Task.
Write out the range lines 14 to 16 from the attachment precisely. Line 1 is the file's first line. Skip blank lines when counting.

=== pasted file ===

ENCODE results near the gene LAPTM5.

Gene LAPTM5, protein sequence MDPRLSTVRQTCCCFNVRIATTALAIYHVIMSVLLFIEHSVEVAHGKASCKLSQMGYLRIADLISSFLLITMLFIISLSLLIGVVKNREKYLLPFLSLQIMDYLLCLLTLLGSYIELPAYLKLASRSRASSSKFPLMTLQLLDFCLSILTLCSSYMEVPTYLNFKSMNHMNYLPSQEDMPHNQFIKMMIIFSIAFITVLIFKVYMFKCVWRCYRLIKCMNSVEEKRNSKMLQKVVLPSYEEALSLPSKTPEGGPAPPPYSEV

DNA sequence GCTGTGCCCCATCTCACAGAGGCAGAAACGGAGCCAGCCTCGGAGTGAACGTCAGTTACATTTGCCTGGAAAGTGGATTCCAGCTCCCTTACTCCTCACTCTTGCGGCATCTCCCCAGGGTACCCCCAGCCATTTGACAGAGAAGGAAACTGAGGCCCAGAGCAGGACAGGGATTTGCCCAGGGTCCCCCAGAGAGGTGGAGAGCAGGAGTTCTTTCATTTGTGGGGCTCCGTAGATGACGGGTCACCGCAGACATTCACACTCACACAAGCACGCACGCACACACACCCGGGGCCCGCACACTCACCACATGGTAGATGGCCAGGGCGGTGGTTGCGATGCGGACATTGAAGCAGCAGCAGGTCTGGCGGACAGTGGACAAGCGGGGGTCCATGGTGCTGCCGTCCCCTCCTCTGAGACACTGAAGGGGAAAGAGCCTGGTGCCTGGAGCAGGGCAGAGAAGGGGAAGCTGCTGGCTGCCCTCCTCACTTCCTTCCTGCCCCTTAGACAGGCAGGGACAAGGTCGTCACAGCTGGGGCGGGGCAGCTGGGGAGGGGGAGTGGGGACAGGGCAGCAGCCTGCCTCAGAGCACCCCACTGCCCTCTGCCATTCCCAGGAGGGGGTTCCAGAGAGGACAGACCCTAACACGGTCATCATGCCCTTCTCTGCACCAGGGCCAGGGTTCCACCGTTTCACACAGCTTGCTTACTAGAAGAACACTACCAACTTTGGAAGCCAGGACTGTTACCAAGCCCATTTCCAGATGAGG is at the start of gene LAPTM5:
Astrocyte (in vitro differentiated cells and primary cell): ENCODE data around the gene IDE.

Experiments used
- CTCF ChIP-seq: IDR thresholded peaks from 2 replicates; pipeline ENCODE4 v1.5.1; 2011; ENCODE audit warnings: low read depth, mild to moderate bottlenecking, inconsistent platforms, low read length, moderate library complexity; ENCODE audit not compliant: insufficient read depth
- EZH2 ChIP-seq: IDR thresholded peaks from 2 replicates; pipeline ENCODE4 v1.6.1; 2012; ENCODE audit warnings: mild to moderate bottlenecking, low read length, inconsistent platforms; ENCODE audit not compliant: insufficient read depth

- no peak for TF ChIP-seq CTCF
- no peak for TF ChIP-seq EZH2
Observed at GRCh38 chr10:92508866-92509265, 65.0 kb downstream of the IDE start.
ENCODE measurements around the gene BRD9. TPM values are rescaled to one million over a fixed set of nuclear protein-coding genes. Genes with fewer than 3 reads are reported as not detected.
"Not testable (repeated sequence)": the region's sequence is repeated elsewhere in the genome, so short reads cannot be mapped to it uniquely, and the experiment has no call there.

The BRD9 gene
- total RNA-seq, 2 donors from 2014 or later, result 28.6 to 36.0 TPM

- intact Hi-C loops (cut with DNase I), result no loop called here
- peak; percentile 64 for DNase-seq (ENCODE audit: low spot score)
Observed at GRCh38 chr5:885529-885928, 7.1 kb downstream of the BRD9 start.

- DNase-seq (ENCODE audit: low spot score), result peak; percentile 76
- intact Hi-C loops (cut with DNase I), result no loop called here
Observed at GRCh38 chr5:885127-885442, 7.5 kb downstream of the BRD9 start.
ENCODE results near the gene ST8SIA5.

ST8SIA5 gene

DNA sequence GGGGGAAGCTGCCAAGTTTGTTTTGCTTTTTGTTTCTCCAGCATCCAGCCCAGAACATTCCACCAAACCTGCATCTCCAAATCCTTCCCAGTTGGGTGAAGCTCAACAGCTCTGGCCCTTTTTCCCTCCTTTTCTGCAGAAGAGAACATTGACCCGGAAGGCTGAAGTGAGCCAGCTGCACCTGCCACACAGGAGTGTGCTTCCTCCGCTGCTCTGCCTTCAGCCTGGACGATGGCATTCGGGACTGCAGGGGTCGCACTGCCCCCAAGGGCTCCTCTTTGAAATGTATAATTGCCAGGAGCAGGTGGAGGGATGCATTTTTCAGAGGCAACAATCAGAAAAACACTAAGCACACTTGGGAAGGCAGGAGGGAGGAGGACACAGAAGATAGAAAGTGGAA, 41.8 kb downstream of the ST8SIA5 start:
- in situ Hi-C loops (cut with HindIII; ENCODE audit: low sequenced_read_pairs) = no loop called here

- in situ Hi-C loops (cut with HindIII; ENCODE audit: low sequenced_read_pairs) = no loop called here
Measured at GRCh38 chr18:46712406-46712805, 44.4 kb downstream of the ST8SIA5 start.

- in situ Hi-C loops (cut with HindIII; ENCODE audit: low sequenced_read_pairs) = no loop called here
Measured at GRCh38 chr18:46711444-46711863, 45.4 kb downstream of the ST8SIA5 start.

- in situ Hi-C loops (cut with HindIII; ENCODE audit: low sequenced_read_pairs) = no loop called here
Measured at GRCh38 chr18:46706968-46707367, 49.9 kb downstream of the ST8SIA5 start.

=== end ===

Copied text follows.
- total RNA-seq, 2 donors from 2014 or later, result 28.6 to 36.0 TPM

- intact Hi-C loops (cut with DNase I), result no loop called here
- peak; percentile 64 for DNase-seq (ENCODE audit: low spot score)